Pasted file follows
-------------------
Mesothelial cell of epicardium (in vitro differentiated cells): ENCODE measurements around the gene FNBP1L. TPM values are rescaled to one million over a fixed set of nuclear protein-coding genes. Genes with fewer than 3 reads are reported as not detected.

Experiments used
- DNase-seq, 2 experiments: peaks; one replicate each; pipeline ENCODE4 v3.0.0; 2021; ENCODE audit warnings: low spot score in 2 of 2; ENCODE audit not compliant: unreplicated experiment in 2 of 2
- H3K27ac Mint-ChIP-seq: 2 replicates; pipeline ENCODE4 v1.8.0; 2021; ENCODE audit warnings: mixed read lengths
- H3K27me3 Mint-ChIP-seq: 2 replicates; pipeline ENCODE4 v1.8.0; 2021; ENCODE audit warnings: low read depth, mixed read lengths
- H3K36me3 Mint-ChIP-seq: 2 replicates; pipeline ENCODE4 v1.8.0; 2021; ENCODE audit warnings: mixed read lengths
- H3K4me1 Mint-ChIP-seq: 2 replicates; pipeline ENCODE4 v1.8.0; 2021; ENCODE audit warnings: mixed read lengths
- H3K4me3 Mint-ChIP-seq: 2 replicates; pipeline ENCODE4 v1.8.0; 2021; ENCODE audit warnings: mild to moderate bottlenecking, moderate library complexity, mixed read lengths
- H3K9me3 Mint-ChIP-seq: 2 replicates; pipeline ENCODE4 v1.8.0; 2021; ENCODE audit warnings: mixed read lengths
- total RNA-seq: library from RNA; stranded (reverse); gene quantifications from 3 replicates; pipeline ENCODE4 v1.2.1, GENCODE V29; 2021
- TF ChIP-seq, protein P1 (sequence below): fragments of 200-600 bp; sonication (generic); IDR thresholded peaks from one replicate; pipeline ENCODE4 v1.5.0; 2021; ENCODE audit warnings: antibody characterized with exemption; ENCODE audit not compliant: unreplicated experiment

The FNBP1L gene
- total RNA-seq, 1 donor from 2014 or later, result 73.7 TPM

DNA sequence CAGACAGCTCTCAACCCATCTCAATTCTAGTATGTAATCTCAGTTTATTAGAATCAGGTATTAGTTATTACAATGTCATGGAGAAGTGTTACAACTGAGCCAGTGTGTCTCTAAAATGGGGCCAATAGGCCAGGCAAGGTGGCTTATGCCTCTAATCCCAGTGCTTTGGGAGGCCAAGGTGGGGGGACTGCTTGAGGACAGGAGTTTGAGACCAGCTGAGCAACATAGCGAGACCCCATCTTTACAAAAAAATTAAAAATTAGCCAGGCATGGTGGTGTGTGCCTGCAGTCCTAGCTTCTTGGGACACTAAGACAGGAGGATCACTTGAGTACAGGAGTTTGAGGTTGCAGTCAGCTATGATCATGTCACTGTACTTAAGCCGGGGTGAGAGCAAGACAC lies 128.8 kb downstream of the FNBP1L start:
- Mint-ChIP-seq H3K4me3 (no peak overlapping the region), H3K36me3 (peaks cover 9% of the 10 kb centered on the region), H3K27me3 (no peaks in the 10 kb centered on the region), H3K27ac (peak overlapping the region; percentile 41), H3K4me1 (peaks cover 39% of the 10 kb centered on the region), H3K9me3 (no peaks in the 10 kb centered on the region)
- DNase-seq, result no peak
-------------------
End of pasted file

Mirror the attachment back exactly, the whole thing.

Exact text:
Mesothelial cell of epicardium (in vitro differentiated cells): ENCODE measurements around the gene FNBP1L. TPM values are rescaled to one million over a fixed set of nuclear protein-coding genes. Genes with fewer than 3 reads are reported as not detected.

Experiments used
- DNase-seq, 2 experiments: peaks; one replicate each; pipeline ENCODE4 v3.0.0; 2021; ENCODE audit warnings: low spot score in 2 of 2; ENCODE audit not compliant: unreplicated experiment in 2 of 2
- H3K27ac Mint-ChIP-seq: 2 replicates; pipeline ENCODE4 v1.8.0; 2021; ENCODE audit warnings: mixed read lengths
- H3K27me3 Mint-ChIP-seq: 2 replicates; pipeline ENCODE4 v1.8.0; 2021; ENCODE audit warnings: low read depth, mixed read lengths
- H3K36me3 Mint-ChIP-seq: 2 replicates; pipeline ENCODE4 v1.8.0; 2021; ENCODE audit warnings: mixed read lengths
- H3K4me1 Mint-ChIP-seq: 2 replicates; pipeline ENCODE4 v1.8.0; 2021; ENCODE audit warnings: mixed read lengths
- H3K4me3 Mint-ChIP-seq: 2 replicates; pipeline ENCODE4 v1.8.0; 2021; ENCODE audit warnings: mild to moderate bottlenecking, moderate library complexity, mixed read lengths
- H3K9me3 Mint-ChIP-seq: 2 replicates; pipeline ENCODE4 v1.8.0; 2021; ENCODE audit warnings: mixed read lengths
- total RNA-seq: library from RNA; stranded (reverse); gene quantifications from 3 replicates; pipeline ENCODE4 v1.2.1, GENCODE V29; 2021
- TF ChIP-seq, protein P1 (sequence below): fragments of 200-600 bp; sonication (generic); IDR thresholded peaks from one replicate; pipeline ENCODE4 v1.5.0; 2021; ENCODE audit warnings: antibody characterized with exemption; ENCODE audit not compliant: unreplicated experiment

The FNBP1L gene
- total RNA-seq, 1 donor from 2014 or later, result 73.7 TPM

DNA sequence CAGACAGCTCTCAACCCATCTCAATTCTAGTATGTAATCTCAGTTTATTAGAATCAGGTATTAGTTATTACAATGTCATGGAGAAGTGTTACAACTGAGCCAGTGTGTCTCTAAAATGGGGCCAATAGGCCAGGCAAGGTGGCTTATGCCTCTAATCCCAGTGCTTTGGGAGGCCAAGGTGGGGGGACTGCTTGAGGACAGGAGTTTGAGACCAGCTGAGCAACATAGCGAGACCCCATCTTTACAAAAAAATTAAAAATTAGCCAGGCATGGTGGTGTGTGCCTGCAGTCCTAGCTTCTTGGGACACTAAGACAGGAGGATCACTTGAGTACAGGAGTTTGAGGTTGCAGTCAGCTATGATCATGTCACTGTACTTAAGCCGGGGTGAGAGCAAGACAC lies 128.8 kb downstream of the FNBP1L start:
- Mint-ChIP-seq H3K4me3 (no peak overlapping the region), H3K36me3 (peaks cover 9% of the 10 kb centered on the region), H3K27me3 (no peaks in the 10 kb centered on the region), H3K27ac (peak overlapping the region; percentile 41), H3K4me1 (peaks cover 39% of the 10 kb centered on the region), H3K9me3 (no peaks in the 10 kb centered on the region)
- DNase-seq, result no peak